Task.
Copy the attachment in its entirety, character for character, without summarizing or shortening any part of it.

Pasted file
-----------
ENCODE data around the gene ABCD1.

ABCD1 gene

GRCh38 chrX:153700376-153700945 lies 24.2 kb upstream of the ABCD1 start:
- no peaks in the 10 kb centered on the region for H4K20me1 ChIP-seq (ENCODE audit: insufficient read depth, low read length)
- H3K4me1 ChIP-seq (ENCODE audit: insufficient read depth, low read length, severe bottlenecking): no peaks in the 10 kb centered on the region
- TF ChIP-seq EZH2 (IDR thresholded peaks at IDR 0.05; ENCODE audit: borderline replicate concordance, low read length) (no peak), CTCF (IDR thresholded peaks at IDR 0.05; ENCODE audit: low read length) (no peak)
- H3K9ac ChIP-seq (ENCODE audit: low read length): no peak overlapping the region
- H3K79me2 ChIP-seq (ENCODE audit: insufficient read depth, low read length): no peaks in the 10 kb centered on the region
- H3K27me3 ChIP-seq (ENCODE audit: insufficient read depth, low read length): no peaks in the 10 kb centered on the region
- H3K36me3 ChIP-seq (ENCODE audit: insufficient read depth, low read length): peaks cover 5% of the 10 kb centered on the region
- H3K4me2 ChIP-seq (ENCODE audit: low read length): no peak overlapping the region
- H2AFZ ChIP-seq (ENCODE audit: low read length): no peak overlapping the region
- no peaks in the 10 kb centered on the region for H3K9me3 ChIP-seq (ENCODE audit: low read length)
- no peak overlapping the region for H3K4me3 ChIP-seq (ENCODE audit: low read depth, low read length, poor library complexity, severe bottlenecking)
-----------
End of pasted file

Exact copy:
ENCODE data around the gene ABCD1.

ABCD1 gene

GRCh38 chrX:153700376-153700945 lies 24.2 kb upstream of the ABCD1 start:
- no peaks in the 10 kb centered on the region for H4K20me1 ChIP-seq (ENCODE audit: insufficient read depth, low read length)
- H3K4me1 ChIP-seq (ENCODE audit: insufficient read depth, low read length, severe bottlenecking): no peaks in the 10 kb centered on the region
- TF ChIP-seq EZH2 (IDR thresholded peaks at IDR 0.05; ENCODE audit: borderline replicate concordance, low read length) (no peak), CTCF (IDR thresholded peaks at IDR 0.05; ENCODE audit: low read length) (no peak)
- H3K9ac ChIP-seq (ENCODE audit: low read length): no peak overlapping the region
- H3K79me2 ChIP-seq (ENCODE audit: insufficient read depth, low read length): no peaks in the 10 kb centered on the region
- H3K27me3 ChIP-seq (ENCODE audit: insufficient read depth, low read length): no peaks in the 10 kb centered on the region
- H3K36me3 ChIP-seq (ENCODE audit: insufficient read depth, low read length): peaks cover 5% of the 10 kb centered on the region
- H3K4me2 ChIP-seq (ENCODE audit: low read length): no peak overlapping the region
- H2AFZ ChIP-seq (ENCODE audit: low read length): no peak overlapping the region
- no peaks in the 10 kb centered on the region for H3K9me3 ChIP-seq (ENCODE audit: low read length)
- no peak overlapping the region for H3K4me3 ChIP-seq (ENCODE audit: low read depth, low read length, poor library complexity, severe bottlenecking)